VENICE (Reuters) – US Treasury Secretary Janet Yellen said Sunday that a new mechanism allowing more countries to tax large, highly profitable multinational corporations may not be considered by lawmakers until spring 2022.
Yellen said at a press conference after a meeting of the G20 chiefs of finance in Venice, Italy, that the reallocation of taxation rights by the OECD “Pillar 1” was on a “slightly slower path” than a global minimum corporate tax of at least 15% as part of the big one Tax treaty between 132 countries.
The G20 finance ministers and central bank governors approved the deal over the weekend, but questions remain as to whether President Joe Biden’s administration can convince a deeply divided Congress to ratify the changes.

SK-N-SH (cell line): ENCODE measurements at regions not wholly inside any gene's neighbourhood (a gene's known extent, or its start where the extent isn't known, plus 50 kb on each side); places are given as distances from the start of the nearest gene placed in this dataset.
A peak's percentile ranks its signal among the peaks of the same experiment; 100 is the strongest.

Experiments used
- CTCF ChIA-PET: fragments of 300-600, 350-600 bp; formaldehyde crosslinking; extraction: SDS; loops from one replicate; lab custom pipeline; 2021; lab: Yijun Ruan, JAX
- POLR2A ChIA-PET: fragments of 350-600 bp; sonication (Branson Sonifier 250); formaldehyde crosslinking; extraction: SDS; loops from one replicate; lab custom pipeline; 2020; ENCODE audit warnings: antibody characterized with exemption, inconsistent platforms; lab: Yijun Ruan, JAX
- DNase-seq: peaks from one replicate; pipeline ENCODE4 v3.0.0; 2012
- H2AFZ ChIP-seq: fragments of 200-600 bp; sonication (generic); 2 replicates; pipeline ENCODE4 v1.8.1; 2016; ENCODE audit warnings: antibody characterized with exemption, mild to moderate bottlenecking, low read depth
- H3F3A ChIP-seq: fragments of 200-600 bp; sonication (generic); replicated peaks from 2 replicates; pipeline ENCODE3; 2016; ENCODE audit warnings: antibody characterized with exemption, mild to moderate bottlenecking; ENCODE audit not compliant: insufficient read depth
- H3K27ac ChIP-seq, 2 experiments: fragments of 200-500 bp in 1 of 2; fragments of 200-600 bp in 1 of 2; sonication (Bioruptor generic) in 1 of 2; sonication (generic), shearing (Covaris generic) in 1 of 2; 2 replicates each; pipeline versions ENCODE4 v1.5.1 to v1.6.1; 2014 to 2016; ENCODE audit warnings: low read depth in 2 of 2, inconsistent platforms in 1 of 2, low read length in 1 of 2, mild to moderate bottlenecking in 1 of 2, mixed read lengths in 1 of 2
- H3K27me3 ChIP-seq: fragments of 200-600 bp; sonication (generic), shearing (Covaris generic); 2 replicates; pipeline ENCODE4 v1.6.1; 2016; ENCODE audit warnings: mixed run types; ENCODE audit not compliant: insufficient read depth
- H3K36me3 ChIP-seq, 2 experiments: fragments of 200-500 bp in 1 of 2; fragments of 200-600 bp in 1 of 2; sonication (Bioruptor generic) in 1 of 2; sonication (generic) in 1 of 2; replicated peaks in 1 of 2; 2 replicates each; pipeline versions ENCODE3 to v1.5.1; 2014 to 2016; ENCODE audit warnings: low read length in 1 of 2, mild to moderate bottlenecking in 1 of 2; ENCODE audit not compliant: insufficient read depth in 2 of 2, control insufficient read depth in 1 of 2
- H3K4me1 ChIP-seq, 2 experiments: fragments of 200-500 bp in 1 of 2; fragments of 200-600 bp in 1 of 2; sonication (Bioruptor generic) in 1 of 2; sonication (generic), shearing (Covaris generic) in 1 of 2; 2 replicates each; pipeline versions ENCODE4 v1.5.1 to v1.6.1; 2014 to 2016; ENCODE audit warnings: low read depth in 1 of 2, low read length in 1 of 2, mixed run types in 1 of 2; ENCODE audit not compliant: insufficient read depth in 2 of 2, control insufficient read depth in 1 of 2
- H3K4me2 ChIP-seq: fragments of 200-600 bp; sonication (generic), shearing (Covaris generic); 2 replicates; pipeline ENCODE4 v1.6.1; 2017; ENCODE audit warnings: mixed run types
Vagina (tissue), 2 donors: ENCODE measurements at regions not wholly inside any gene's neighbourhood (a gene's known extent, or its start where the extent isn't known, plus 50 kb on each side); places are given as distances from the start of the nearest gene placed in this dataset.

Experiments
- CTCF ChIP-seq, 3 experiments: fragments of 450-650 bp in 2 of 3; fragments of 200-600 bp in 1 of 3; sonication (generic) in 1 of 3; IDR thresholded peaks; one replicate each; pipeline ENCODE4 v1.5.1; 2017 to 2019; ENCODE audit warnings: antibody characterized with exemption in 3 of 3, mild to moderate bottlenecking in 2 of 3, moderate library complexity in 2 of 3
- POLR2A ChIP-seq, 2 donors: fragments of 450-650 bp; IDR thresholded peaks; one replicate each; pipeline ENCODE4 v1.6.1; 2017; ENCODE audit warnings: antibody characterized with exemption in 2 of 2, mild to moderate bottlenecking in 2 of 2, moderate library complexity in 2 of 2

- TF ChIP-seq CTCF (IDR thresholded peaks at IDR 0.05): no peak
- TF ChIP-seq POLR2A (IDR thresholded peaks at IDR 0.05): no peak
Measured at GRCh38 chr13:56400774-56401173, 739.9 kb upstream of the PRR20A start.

Yellen said she hopes to include provisions to implement the so-called “Pillar 2” minimum tax in a “reconciliation” budget bill this year that Congress could pass by a simple majority.
The “Pillar 1” part of the deal would end unilateral taxes on digital services in exchange for a new mechanism that would allow large profitable companies to tax in part based on where they sell products and services rather than theirs Headquarters and their intellectual property.
This requires a multilateral tax treaty, which will take time to negotiate, an official from the Treasury said.
“Pillar 1 will be a little slower. We will work with Congress,” said Yellen when asked whether a two-thirds majority is required in the US Senate, which is normally required for international treaties.
“It could be ready in spring 2022 and we will then try to find out what is necessary to make it happen,” said Yellen.
(Reporting by David Lawder and Gavin Jones; Editing by Hugh Lawson)